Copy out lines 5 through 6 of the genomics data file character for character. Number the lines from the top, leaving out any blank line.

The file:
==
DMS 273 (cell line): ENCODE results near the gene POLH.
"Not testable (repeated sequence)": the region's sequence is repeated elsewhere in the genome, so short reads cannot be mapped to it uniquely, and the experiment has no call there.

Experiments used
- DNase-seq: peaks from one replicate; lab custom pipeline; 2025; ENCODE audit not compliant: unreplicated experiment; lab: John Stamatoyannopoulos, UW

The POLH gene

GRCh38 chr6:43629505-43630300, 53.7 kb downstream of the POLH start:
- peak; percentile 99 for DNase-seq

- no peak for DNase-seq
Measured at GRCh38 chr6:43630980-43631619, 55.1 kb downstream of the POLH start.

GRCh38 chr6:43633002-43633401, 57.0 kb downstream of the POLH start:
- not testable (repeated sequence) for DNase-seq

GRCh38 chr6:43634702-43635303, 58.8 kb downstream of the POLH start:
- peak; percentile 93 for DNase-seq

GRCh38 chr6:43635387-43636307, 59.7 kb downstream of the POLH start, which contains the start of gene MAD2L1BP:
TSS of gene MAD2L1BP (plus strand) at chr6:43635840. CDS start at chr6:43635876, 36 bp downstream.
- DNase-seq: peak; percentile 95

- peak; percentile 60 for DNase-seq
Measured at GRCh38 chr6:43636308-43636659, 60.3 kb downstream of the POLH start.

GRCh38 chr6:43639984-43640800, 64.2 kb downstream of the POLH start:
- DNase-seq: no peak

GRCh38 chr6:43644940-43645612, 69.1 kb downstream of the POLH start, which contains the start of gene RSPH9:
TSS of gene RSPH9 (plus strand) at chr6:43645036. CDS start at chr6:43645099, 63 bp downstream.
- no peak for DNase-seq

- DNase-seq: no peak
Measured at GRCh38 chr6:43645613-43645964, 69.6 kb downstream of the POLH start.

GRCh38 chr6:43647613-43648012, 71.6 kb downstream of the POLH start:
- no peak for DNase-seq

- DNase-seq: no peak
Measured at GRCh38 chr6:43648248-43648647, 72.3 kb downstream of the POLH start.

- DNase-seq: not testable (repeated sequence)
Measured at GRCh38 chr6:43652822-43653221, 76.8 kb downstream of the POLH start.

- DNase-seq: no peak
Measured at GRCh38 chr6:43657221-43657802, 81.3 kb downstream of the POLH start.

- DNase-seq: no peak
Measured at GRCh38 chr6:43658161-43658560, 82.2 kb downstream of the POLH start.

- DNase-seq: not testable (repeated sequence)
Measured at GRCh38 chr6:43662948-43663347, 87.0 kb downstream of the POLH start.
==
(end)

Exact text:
The POLH gene

GRCh38 chr6:43629505-43630300, 53.7 kb downstream of the POLH start: